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Old 05-06-2010, 05:43 PM   #26
Kevin Leavitt
 
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Re: Cultivating a mind for training honestly.

Quote:
Maggie Schill wrote: View Post
I think,
through training, you may be able to gain control over others. But you are not entitled to that power by virtue that they attacked you, nor by virtue that you have studied Budo. Therefore abuse of that power is reprehensible. That is why self mastery is key in my opinion. When it isn't put as the singular objective in training focus is lost, and people start to believe they actually have entitlement to and over other's lives. Whether they interpret that sense of self-entitlement as the right to kill another, or whether the interpret that sense of self-entitlement as them having the "right" to choose not to kill some one. IMO I don't believe either should be a choice. We are not entitled to an opinion or any rights over lives we had no part in creating. Whether that means ending a life or choosing to arrogantly flaunt a tainted sense of mercy, we have no right to these decisions over others. And I don't believe we are entitled to stewardship over ourselves when lacking self mastery. If you can't even be your own master, then why suppose you can steward yourself with any sense of justice? Self mastery takes a life time. Which goes hand and hand with my opinion; that you don't have any entitled rights over any life you had no hand in creating...including your own.
I don't see the linkage the same way you express above.

I have skills and power, as do all of us to some degree, to control, hurt, or kill. Some more than others, but that is not important right now. I don't see entitlement as a part of it. Skills are skills and that is all they are.

So, as I walk down the street, I don't have a sense of entitlement and say as I walk by everyone 'your lucky, I choose to let you live another day". Even though that may be what is actually going on. Heck, the guy I pass may be saying the same thing to! (Wouldn't that be funny actually...it makes me laugh and think of some old samurai film!).

Anyway, most of our interactions in normal society are controlled by any number of sociological factors. I am not a sociologist so I can't really talk about this with any intelligence.

However, I think, that if certain things are done, lines crossed, choices made, I do have certain entitlements. I have the right to defend myself and others to the degree of control/force as I deem appropriate to the situation. If I use too much, well, then there may be consequences in any number of ways. Courts, Karmic, etc.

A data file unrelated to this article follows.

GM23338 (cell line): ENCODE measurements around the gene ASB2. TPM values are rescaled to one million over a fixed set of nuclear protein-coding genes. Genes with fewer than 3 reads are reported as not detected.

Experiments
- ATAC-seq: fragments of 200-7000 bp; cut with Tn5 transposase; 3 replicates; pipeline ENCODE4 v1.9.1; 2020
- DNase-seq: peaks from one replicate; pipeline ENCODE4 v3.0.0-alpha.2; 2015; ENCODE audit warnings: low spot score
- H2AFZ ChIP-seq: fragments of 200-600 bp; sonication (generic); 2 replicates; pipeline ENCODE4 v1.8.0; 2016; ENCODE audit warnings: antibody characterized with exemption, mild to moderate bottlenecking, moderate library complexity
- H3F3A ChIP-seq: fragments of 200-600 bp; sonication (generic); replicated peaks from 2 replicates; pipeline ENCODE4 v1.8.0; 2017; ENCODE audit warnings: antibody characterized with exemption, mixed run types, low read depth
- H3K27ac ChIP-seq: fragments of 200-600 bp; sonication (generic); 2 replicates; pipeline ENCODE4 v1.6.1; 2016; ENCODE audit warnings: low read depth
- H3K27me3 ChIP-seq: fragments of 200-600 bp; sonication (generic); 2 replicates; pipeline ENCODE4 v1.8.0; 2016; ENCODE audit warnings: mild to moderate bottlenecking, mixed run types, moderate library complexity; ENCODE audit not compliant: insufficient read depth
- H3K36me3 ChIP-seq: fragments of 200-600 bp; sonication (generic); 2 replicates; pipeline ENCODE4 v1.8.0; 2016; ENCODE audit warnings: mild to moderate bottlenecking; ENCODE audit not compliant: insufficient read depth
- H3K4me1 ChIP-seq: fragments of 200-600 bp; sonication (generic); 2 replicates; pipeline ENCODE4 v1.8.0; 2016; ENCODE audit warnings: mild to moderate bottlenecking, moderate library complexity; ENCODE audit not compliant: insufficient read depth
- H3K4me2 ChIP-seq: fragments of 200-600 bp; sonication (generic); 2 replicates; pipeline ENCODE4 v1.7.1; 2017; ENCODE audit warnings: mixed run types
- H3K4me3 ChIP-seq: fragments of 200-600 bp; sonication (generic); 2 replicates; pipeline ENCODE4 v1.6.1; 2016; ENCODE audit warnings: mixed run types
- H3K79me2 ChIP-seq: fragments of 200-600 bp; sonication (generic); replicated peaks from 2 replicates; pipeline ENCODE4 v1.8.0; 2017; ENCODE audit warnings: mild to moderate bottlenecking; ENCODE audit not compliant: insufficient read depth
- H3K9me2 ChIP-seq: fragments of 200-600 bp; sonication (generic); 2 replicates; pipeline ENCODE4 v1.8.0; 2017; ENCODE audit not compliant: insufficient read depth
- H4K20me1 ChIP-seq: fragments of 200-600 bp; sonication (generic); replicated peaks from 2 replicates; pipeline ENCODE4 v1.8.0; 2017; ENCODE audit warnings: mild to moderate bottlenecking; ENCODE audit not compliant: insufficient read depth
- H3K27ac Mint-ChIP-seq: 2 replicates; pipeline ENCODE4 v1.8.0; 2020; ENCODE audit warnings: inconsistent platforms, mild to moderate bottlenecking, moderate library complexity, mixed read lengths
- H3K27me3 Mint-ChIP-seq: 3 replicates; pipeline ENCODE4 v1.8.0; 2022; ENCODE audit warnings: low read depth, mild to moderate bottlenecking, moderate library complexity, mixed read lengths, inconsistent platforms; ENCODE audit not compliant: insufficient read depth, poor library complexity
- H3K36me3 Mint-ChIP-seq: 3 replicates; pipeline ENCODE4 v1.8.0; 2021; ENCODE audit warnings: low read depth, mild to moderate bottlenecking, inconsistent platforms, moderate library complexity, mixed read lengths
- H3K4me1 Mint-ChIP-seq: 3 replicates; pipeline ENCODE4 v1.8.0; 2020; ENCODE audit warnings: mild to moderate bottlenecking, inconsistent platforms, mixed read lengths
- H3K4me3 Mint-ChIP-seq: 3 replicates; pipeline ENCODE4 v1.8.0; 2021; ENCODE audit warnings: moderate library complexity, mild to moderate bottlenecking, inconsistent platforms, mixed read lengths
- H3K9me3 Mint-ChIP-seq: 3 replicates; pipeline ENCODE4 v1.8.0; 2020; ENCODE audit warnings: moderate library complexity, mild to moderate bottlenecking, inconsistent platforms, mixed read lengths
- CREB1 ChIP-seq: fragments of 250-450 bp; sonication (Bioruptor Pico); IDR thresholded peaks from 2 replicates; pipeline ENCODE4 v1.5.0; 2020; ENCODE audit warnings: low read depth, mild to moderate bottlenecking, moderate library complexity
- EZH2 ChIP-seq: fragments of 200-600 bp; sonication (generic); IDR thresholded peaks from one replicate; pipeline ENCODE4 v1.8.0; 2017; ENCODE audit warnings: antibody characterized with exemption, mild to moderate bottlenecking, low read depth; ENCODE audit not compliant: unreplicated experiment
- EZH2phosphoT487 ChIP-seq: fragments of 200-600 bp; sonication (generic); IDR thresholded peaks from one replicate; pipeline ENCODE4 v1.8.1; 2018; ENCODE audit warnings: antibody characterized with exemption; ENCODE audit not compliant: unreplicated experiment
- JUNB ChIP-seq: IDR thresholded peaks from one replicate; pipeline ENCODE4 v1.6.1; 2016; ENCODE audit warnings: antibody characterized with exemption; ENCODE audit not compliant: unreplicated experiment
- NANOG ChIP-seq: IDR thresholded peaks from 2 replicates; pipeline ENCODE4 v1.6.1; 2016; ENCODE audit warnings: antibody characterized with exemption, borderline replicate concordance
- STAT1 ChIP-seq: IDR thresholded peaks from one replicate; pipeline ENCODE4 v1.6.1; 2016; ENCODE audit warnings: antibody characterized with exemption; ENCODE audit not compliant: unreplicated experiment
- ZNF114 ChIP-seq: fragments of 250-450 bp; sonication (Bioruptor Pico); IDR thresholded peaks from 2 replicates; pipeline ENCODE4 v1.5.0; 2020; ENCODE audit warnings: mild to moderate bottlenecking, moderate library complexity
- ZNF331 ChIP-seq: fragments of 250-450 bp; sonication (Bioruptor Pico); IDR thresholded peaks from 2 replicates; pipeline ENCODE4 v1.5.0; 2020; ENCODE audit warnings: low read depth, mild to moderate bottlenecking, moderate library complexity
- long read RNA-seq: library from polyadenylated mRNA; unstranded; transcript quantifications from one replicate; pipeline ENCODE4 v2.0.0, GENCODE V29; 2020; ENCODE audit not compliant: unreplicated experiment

I think self mastery and mastery of skills come into play in helping us make better decisions about our interactions. It can be anywhere from dealing with our loved ones, in the office, on the street, in confrontations or what not.

I think the more we work on improving ourselves and our ability to deal with things skillfully in life and our interactions with others, the more appropriate choices we make.

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Old 05-06-2010, 07:46 PM   #27
RED
Join Date: Apr 2009
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Re: Cultivating a mind for training honestly.

Quote:
Kevin Leavitt wrote: View Post
I think it is our job to set the example, not sure you can teach self mastery. I think the best you can do is provide a forum or environment for that to occur.

I have enough issues of my own with self mastery that I would not presume to "teach" anyone anything.

Leadership by example I think is the best way to do this.
I'd have to agree.

MM
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Old 05-06-2010, 07:55 PM   #28
RED
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Re: Cultivating a mind for training honestly.

Quote:
Kevin Leavitt wrote: View Post
I don't see the linkage the same way you express above.

I have skills and power, as do all of us to some degree, to control, hurt, or kill. Some more than others, but that is not important right now. I don't see entitlement as a part of it. Skills are skills and that is all they are.

So, as I walk down the street, I don't have a sense of entitlement and say as I walk by everyone 'your lucky, I choose to let you live another day". Even though that may be what is actually going on. Heck, the guy I pass may be saying the same thing to! (Wouldn't that be funny actually...it makes me laugh and think of some old samurai film!).

Anyway, most of our interactions in normal society are controlled by any number of sociological factors. I am not a sociologist so I can't really talk about this with any intelligence.

However, I think, that if certain things are done, lines crossed, choices made, I do have certain entitlements. I have the right to defend myself and others to the degree of control/force as I deem appropriate to the situation. If I use too much, well, then there may be consequences in any number of ways. Courts, Karmic, etc.

I think self mastery and mastery of skills come into play in helping us make better decisions about our interactions. It can be anywhere from dealing with our loved ones, in the office, on the street, in confrontations or what not.

I think the more we work on improving ourselves and our ability to deal with things skillfully in life and our interactions with others, the more appropriate choices we make.
From an Aikido aspect, I've always viewed Aikido less about "defense", and more about intolerance.